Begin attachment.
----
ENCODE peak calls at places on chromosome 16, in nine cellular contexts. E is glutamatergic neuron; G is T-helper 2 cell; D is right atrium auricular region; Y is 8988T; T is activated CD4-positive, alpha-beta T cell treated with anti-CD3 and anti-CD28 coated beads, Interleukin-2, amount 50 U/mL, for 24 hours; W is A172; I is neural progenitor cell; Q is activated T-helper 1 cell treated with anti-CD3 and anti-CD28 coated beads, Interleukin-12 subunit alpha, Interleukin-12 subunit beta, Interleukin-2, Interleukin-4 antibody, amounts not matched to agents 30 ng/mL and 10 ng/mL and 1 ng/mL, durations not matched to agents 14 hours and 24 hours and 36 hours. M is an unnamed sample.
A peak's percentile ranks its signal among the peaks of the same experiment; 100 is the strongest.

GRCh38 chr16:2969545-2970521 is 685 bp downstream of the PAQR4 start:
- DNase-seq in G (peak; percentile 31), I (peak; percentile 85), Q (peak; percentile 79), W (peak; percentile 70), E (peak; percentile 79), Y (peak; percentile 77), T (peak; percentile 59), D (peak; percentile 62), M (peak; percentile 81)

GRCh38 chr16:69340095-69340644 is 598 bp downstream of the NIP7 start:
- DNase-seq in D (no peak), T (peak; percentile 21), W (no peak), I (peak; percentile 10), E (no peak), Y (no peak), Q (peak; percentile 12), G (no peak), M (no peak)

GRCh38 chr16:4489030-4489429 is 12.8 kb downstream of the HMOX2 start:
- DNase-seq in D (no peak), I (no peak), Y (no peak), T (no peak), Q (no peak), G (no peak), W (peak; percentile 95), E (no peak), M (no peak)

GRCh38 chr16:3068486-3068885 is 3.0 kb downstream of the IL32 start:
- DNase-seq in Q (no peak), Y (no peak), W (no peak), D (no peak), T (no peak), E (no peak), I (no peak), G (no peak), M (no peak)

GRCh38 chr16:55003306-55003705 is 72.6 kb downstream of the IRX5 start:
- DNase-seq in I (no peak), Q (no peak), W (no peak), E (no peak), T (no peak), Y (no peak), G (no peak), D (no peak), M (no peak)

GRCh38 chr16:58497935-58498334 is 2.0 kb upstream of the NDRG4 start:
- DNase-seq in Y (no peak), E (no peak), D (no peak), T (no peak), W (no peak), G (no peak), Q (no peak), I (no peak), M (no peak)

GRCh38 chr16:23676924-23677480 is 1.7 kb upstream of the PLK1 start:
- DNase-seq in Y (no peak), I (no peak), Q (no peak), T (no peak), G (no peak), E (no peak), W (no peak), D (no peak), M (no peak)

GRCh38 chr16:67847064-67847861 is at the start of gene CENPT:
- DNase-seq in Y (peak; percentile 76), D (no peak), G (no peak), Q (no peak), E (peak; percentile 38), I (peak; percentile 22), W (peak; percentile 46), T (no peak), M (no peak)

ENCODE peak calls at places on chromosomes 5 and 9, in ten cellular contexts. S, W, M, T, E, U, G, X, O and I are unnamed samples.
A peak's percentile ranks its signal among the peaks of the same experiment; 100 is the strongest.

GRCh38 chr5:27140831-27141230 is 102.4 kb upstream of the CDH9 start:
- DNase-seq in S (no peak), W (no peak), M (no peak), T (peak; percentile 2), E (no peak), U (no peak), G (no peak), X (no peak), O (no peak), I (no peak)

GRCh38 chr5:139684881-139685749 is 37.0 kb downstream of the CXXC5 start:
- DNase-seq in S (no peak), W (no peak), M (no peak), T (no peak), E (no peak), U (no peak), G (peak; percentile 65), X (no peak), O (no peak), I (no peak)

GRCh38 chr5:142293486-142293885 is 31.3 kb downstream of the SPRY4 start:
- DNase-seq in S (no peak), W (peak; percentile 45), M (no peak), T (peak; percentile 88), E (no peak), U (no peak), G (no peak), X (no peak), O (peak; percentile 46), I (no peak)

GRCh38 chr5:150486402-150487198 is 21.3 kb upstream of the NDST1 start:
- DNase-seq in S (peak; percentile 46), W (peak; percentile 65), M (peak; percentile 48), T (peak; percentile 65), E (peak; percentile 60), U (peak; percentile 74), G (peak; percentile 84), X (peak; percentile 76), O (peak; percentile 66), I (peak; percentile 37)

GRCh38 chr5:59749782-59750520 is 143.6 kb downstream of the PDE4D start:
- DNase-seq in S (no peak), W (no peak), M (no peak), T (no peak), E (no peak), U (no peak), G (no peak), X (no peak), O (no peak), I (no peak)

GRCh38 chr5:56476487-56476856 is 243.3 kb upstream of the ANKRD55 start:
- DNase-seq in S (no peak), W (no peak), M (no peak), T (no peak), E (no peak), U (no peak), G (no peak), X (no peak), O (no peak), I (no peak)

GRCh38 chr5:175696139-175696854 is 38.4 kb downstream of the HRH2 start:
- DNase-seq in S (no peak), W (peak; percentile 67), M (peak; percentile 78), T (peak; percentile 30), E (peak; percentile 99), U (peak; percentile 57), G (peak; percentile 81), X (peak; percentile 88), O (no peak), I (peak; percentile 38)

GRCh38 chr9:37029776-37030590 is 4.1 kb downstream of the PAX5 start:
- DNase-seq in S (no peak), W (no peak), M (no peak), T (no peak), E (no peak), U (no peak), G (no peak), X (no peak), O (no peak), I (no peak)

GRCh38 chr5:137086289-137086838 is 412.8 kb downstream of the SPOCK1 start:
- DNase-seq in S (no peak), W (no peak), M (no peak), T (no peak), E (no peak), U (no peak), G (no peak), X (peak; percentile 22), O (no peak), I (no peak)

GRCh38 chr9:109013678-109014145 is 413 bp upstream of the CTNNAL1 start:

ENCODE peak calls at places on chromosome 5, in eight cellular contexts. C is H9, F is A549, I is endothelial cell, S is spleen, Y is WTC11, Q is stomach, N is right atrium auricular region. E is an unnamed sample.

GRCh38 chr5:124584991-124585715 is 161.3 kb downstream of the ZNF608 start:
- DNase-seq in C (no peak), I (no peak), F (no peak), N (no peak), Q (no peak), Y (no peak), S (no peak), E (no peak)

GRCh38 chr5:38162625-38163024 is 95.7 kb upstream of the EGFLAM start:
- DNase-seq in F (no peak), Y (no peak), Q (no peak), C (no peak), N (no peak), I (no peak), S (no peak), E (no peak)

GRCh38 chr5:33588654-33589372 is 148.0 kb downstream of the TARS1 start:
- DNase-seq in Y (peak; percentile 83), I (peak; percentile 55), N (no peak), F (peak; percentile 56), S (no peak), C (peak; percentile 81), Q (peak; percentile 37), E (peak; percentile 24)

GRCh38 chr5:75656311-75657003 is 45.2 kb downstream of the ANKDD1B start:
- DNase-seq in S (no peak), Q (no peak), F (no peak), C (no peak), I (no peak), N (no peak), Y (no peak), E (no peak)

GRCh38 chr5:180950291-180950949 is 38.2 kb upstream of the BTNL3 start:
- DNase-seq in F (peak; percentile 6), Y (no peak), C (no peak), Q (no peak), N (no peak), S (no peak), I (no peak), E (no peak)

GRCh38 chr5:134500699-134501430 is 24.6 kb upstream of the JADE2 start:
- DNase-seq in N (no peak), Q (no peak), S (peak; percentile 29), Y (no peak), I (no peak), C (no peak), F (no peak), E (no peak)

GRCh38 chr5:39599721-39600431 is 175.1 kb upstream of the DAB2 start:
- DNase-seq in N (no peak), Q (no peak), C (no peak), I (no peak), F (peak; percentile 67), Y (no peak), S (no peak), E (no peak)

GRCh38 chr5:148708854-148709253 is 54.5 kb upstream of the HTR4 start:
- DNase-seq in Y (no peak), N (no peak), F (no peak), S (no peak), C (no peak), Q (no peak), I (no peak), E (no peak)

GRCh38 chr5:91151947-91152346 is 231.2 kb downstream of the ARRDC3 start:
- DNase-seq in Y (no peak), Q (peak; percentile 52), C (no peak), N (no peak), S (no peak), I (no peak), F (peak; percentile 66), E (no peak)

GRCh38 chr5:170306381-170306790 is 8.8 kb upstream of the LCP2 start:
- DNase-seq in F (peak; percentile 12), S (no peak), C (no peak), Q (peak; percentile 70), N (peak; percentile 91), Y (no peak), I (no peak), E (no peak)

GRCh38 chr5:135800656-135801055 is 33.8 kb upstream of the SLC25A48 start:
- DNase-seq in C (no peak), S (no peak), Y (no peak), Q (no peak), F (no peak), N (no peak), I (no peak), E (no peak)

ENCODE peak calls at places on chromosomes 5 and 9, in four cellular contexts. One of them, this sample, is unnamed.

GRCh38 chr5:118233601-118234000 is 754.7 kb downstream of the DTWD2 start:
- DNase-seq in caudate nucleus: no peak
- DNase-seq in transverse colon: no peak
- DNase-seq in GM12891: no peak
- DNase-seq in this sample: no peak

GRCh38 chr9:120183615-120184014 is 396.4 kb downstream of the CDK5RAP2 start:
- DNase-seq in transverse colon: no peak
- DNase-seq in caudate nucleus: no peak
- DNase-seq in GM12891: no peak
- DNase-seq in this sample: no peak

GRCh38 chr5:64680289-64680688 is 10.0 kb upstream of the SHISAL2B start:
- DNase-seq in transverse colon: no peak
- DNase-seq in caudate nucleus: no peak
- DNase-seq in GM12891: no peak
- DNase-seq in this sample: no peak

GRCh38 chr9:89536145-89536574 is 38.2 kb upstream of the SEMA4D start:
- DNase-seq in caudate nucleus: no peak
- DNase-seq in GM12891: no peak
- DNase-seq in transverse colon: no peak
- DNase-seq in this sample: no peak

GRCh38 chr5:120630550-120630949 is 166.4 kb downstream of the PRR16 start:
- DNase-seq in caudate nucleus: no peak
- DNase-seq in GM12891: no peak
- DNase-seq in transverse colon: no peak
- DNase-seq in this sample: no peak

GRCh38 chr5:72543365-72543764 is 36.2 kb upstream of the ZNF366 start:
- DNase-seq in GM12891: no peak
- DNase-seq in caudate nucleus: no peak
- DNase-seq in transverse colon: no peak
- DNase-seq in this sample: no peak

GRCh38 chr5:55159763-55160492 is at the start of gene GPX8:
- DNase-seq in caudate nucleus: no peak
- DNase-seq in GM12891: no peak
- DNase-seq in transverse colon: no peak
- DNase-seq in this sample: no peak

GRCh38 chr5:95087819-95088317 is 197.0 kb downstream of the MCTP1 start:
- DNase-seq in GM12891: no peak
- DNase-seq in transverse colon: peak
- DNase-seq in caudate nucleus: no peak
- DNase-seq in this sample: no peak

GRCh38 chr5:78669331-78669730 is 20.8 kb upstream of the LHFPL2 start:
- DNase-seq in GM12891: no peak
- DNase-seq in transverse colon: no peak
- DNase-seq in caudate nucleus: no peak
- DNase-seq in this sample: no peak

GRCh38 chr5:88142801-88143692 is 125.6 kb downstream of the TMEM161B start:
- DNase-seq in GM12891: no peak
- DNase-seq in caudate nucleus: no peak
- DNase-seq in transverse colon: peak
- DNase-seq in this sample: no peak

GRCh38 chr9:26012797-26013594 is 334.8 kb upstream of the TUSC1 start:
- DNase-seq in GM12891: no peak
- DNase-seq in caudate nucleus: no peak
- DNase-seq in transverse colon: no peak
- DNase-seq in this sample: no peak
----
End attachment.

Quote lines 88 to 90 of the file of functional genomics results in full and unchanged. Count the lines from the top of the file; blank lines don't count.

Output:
- DNase-seq in this sample: no peak

GRCh38 chr5:72543365-72543764 is 36.2 kb upstream of the ZNF366 start:
- DNase-seq in GM12891: no peak